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Part I: 1. Making an edgier history of gold David Goodman; 2. 'The finger of God': gold's impact on New South Wales Paul Pickering; 3. Gold-rush Melbourne Graeme Davison; 4. Labour and trade unionism in Victorian goldmining: Bendigo, 1861-1915 Charles Fahey; 5. Mullock heaps and tailing mounds: the environmental effects of alluvial goldmining Barry McGowan; Part II: 6. 'Men of all nations, except Chinamen': Europeans and Chinese on the goldfields of New South Wales Ann Curthoys; 7. Undesirable persons: race and West Australian mining legislation Patrick Bertola; 8. Golden opportunities? Immigrant workers in Western Australia's eastern goldfields, 1900-65 Bill Bunbury; Part III: 9. Eyewitness? Drawings by Oscar of Cooktown Kim McKenzie and Carol Cooper; 10. Golden reflections: depictions of Aborigines on the North-West Australian goldfields Ian Coates; 11. Lasseter's stories: tending the ghosts of desert gold David Raftery; 12. Isla del Oro: seeking New Guinea gold Hank Nelson; 13. Jukurrpa - golden dreams Derek Elias; Part IV: 14. Mrs Charles Clancy, Lola Montez and Poll the grogseller: glimpses of women on the early Victorian goldfields Margaret Anderson; 15. After the gold rush: material culture and settlement on Victoria's central goldfields Susan Lawrence; 16. Vegetable plots and pleasure gardens of the Victorian goldfields Suzanne Hunt; Part V: 17. Edward Snell: sketching a fortune Tom Griffiths and Alan Platt; 18. Antoine Fauchery: a French artist's view of the goldfields Dianne Reilly; 19. Cinderella's jewellery: the gold-rush brooches of Western Australia Dorothy Erickson; 20. A broad brush dipped in gold: the expansion of Australian vision Anita Callaway.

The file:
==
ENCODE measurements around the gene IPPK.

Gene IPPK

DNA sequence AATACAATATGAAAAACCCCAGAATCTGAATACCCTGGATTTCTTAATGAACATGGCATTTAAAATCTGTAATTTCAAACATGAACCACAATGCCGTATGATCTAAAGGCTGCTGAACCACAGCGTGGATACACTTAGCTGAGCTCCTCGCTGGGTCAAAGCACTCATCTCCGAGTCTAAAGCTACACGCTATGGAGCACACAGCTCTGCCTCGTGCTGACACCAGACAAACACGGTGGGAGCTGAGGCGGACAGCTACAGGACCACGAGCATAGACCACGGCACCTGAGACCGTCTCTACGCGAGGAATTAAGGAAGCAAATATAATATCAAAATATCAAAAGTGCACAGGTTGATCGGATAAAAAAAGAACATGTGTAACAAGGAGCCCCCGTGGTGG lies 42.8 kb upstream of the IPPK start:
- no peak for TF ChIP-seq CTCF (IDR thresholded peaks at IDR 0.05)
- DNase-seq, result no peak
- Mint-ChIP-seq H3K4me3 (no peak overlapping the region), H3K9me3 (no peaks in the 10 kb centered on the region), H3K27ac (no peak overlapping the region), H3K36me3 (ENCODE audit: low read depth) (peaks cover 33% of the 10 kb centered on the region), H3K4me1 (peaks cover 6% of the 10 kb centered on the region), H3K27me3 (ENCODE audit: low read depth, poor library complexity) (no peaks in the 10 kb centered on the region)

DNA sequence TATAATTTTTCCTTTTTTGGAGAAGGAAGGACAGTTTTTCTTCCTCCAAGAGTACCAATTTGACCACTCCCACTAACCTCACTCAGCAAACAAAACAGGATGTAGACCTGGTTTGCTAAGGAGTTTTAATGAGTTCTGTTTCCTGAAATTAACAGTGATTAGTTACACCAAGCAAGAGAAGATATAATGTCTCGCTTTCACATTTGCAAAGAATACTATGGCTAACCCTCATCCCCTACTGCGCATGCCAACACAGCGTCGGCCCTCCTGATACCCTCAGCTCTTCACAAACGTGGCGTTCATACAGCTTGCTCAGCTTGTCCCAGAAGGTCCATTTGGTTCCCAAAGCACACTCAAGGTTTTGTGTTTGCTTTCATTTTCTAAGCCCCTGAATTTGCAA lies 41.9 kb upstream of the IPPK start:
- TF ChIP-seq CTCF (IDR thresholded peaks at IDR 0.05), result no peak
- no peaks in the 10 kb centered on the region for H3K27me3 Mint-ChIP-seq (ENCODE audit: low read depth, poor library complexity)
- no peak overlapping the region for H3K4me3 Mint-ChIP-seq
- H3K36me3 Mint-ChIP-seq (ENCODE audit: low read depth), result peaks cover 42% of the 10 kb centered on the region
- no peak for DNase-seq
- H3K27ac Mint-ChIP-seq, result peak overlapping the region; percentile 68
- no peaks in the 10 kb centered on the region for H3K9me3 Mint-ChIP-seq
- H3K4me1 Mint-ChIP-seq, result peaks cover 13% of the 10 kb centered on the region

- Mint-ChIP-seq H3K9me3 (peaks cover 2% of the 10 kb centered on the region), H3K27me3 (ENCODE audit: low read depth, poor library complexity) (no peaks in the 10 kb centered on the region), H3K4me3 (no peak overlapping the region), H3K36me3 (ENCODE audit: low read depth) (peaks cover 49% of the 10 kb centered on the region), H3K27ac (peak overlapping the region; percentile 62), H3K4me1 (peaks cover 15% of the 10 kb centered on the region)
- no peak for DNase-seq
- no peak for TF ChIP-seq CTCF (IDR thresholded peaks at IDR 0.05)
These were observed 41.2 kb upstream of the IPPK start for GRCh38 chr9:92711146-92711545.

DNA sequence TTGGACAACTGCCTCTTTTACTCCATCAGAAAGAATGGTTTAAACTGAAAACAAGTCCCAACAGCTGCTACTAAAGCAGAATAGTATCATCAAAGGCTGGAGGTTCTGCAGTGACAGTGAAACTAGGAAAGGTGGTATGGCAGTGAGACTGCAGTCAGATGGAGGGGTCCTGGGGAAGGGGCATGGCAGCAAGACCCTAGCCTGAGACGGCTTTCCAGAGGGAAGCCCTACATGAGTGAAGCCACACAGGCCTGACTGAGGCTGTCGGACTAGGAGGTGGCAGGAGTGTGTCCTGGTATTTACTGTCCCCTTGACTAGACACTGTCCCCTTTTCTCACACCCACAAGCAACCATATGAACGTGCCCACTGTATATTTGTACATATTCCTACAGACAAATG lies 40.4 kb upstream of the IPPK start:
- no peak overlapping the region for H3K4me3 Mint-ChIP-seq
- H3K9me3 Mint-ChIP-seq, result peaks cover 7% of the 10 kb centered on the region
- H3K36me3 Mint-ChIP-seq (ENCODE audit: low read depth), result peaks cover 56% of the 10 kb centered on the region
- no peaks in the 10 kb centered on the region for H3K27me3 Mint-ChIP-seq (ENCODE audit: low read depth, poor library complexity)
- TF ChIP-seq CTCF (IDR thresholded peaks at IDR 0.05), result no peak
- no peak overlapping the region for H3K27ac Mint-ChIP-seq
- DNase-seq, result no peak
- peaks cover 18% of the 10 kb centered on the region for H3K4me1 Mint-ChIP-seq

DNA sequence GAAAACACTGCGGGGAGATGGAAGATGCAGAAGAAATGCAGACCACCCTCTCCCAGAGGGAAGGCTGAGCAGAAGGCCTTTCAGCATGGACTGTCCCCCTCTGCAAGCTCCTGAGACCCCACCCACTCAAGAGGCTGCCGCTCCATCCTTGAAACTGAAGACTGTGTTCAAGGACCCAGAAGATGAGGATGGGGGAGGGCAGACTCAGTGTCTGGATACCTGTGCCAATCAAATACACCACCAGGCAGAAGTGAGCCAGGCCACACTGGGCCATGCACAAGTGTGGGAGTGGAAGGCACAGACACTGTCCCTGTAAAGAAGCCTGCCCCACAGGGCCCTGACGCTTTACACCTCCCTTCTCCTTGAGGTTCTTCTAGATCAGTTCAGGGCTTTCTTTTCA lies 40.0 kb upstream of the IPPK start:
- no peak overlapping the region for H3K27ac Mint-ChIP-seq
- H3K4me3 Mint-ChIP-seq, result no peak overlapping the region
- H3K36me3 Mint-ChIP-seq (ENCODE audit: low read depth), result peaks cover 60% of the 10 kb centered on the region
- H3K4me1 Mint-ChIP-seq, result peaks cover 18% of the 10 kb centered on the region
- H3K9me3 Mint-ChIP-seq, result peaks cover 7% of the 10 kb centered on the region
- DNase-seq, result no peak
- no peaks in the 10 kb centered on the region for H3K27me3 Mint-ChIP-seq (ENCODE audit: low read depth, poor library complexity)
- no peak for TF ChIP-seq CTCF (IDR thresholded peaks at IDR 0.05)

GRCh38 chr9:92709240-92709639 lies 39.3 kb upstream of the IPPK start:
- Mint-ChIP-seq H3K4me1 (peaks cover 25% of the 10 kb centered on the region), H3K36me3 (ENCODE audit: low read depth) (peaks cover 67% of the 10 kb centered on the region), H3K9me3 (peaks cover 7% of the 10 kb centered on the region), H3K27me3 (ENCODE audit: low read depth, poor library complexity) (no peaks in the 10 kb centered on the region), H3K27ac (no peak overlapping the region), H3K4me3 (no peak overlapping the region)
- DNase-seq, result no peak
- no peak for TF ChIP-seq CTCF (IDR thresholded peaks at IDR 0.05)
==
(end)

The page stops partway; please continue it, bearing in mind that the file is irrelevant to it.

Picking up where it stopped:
Review of the hardback: 'Gold is lavishly illustrated and beautifully produced, and will prove a most useful adornment to most academic bookshelves ... it embroiders the mainstream story with a wealth of stimulating and useful contextual material, and this establishes it as a valuable teaching tool, and a most readable highly recommended text.' The Journal of Imperial and Commonwealth History Review of the hardback: 'The volume is handsomely illustrated ... often evocative ... analysis is enriched by contributions from archaeologists and art historians, and by micro studies of visual sources ... collection thus represents in microcosm the preoccupations of many historians in Australia today ...' The Round Table